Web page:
There is a saying in the diabetes community that we are greater than the sum of the highs and lows. What this means is that although you may have diabetes, you are not diabetes. This may make sense on a cognitive level; however, it cannot be fully understood and integrated into your life until it is realized directly through practice. The sage Patanjali writes about mind chatter in the Yoga Sutra as chitta vritti—fluctuations of consciousness. A goal of yoga is to nullify these fluctuations so that you can rest in your own self-essence, free of all conditions. Yoga intervention practices can stop the spinning cycle, calming the mind and promoting your natural ability to regenerate, heal, and process unwanted emotion. I have type 1 diabetes, and although, as a yoga therapist, I prescribe different exercises for different types of diabetes, the yoga therapy practice on the following pages will benefit anyone who is living with a chronic illness. It promotes an exciting mix of energies—some stimulating and some pacifying—to help you self regulate and balance out the highs and lows.

People with type 1 diabetes cannot produce insulin, a hormone secreted by the pancreas that transports energy from food into the body’s cells. They need to take insulin to avoid complications from hyper-glycemia. Insulin can be administered with a pump or an injection pen.

Sequence – Mitigate Your Response to Stress

See also A 5-Minute Meditation to Release Anxiety

About our author

Teacher and Model Evan Soroka is a yoga therapist living with type I diabetes in Aspen, Colorado. She is the owner of Evan Soroka Yoga Therapy, founder of the Rise Above Diabetes Program, and a contributor to Yoga Journal and Yoga International. She received her extensive credentials from Gary Kraftsow and the American Viniyoga Institute. Evan continues to study under the guidance and mentorship of Yogarupa Rod Stryker. Learn more at evansoroka.com

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Advanced Yoga Sequences

A Gentle Yoga Sequence to Target Your Nerves

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Your yoga practice can be a therapeutic tool for pain management and prevention. Try this gentle sequence to target your nerves and protect their signaling powers.

Join Tiffany Cruikshank at Yoga Journal’s upcoming event in January at 1440 Multiversity. Learn more at yogajournal.com/thepractice.

With all of the new and emerging information on pain science, yoga students and teachers have the opportunity to apply modern research to their practices and help alleviate and prevent pain.

Preliminary research suggests that gentle movement of your nerves is vital to both managing pain and supporting the general health of your nervous system. The idea is that healthy nerves should be able to gently slide, elongate, and angulate within neural tissues (some nerves can move as much as ¾ inch) in order to adapt to different loads and minimize pressure that can worsen existing pain, alter sensation, or lead to new pain patterns. Sometimes, tone and tension around neural tissues can be a problem. These tissues are bloodthirsty and rely on an important pressure gradient around them to maintain adequate blood flow. So even small changes in tissue tension around a nerve can be enough to block nerve mobility and lead to compression that disrupts blood flow and nerve signaling back to the brain, contributing to pain.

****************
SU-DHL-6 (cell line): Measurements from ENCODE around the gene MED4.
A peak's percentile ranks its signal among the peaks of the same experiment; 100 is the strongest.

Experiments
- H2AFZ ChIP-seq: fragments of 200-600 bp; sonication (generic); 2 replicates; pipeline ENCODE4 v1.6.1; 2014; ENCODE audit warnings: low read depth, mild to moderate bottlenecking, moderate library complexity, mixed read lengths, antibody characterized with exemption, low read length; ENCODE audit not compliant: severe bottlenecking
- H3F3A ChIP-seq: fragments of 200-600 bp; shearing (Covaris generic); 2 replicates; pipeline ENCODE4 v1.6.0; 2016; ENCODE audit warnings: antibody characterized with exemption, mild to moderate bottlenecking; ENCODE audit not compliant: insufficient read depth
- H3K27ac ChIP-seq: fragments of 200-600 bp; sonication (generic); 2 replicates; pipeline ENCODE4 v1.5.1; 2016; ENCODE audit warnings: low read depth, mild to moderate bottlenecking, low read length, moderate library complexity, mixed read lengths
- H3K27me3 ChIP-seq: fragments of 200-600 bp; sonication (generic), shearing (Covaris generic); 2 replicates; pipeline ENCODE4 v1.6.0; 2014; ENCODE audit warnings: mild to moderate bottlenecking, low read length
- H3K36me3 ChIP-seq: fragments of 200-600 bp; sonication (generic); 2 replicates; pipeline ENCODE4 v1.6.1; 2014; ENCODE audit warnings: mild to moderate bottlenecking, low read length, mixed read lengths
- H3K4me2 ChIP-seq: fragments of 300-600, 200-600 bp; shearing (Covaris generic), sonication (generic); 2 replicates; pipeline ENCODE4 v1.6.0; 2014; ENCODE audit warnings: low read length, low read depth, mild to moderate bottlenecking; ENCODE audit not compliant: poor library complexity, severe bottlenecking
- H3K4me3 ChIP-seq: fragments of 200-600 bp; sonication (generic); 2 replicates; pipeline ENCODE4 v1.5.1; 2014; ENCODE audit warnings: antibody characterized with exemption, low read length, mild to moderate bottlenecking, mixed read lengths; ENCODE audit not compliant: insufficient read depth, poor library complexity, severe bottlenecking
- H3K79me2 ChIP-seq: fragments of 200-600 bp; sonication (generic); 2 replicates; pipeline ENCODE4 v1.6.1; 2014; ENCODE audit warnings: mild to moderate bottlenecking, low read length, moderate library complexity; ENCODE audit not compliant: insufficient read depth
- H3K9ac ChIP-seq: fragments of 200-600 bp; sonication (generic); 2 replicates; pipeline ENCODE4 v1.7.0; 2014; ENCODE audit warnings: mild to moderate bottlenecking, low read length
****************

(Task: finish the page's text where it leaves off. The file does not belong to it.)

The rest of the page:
See also Low Back Pain 101: 3 Sequences to Ease Your Pain

To help you keep your nerves adaptable and protected, try the asana technique on the following pages based on an understanding of neurodynamics (the study of nerve movement through its surrounding tissues) and nerve pathways. We have the ability to alternately put tension on different ends of the nerve to create a movement of the nerve through the tissues, often referred to as nerve gliding. As you floss the nerve, you potentially allow it to move more freely so that it can communicate more efficiently with your brain. For example, the sciatic nerve runs through the back of your leg, so in Supta Padangusthasana (Reclining Hand-to-Big-Toe Pose) if you bend your knee (raised leg) and flex your foot, you’ll put tension on one end of the nerve (by your foot) and slack the other end (by your knee). This action draws the sciatic nerve and its branches toward your foot. Then, as you extend your knee and point your toes, you’ll reverse the areas of tension and slack. This action draws the branches of the sciatic nerve toward your knee. When you put these movements together you can encourage the sciatic nerve to move back and forth through its tissues more effortlessly. You also may down-regulate local inflammatory responses, restore healthy blood flow to the hard-working nerve, and encourage more efficient communication between your brain and body. Optimal signaling is crucial if you want your immune and nervous systems to function at their best, which is another reason to add nerve gliding to your repertoire.

The key to nerve gliding is to move gently within an easy range of motion. Since your target is the pain-free movement of your nerves, not of your muscles and fascia, you want very little sensation or stretch. It’s a great reminder that even in the physical body there’s clearly more to what we do than just sensations or the feel-good endorphins associated with them. Another thing I love about this approach is that, in addition to being a safe way to work with pain, it’s very accessible since it’s about simple, gentle movements.

See also Reduce Pain and Discomfort with These Poses for the Pelvis

Sequence – Neurodynamic Movement

To begin, pick a nerve you want to focus on and find a range of motion that’s accessible, pain-free, and with very little (if any) stretching sensation. Do 5–10 repetitions of the pose or this sequence once or twice a day. If you’re using these moves more preventatively, try rotating a few of them into your regular practice a couple times a week, and remember that in group classes there’s more than just stretch and sensation affecting the tissues. Happy flossing!

Learn more

Join Tiffany Cruikshank at Yoga Journal’s upcoming event in January at 1440 Multiversity. Learn more at yogajournal.com/thepractice.

About our author

Teacher Tiffany Cruikshank is the founder of Yoga Medicine, a community of teachers focused on fusing anatomy and Western medicine with traditional yoga. For more information, go to yogamedicine.com. 

Model Jenna Nishimura is the general manager of Yoga Medicine and a teacher of gentle, yin, and restorative yoga in Denver, Colorado.